Liano Zapata Analysis

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The Common Dissent After a thirty-year presidency, Porfiro Diaz’s centralized agrarian policies favoring the elite haciendas had caused formidable rebellions in the North and South of Mexico. Diaz established many new technologies and industries only to appeal to the greater European investors. These industries, such as mines and sugar plants, robbed the people of their land, dehumanized working conditions and cut minimum wages resulting in major dissent among the suffering middle class. By October of 1910, during Madero’s release from prison, militant rebellions led by local leaders erupted in the North and South states killing several units of Federal troops. Separated geographically, Poncho Villa in the North and Emiliano Zapata in the South contrasted in both their origin and military strategy, while…show more content…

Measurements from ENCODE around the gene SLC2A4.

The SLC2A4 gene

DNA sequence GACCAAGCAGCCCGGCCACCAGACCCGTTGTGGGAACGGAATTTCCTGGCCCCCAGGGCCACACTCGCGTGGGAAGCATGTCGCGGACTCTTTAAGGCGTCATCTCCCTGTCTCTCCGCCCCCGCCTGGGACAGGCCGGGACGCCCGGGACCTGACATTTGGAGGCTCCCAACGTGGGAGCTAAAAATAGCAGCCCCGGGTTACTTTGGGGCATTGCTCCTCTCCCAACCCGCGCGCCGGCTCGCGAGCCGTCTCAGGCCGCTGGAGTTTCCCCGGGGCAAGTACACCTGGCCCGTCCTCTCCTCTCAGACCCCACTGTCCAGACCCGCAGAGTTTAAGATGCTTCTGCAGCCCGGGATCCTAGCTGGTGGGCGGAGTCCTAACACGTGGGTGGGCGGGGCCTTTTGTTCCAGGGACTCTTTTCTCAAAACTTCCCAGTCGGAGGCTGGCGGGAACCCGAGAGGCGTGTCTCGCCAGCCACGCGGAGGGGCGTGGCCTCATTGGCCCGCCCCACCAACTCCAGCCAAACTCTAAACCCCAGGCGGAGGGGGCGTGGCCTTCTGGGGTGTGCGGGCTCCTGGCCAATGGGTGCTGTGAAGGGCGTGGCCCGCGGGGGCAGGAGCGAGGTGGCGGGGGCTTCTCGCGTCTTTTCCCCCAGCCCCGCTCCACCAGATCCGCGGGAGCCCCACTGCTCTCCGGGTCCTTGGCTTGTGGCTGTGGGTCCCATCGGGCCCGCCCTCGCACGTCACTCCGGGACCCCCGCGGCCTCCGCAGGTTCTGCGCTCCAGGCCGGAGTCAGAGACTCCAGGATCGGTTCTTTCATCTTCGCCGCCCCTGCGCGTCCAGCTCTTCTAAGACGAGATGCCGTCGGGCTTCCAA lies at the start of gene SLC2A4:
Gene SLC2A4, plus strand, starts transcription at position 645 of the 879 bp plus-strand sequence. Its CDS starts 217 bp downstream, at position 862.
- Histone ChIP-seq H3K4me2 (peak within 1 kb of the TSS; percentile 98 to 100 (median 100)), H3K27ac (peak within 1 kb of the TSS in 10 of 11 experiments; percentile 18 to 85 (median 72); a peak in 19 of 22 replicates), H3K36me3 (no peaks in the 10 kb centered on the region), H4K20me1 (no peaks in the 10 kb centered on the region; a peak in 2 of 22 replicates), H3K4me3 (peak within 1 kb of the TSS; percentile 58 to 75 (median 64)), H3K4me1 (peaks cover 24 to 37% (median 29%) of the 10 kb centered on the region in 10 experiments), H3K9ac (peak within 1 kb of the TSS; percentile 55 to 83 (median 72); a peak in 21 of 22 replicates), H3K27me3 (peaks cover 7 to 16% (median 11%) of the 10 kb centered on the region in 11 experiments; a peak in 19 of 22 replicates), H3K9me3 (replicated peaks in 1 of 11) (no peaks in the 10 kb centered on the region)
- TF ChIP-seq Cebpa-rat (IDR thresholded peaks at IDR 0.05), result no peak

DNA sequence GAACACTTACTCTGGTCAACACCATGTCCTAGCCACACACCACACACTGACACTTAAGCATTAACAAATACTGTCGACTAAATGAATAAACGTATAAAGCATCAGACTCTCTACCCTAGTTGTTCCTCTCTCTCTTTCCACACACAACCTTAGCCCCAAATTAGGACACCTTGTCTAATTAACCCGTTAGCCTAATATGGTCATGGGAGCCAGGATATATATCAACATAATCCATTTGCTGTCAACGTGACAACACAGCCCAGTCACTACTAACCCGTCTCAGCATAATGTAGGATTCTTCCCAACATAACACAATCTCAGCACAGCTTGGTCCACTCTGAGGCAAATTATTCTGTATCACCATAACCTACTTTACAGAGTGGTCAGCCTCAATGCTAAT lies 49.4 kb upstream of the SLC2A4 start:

But his sympathy for the plight of the middle class rooted primarily from his background as a poor native Indian child. In his youth, Emiliano experienced many of the hardships while working as a farmhand and realized that even the elders of his village were completely incapable of providing land reform to their village. This origin as a native Indian produces a passionate motive for land reform as part of the native Indian culture for Zapata throughout his childhood. Likewise, Pancho Villa was the child of a peasant family tied to one of the largest haciendas in the state of Durango. He left his family at the age of 16 to avenge the owner of the hacienda and later on, gained popularity as a bandit. After being convinced by one of Madero’s politicians that he could use his banditry to fight against the Diaz regime, Villa took arms against federal troops in hopes of making land reform a reality. With similar backgrounds, both Villa and Zapata sought the same reality for their people but used a diversity of strategies to reach that
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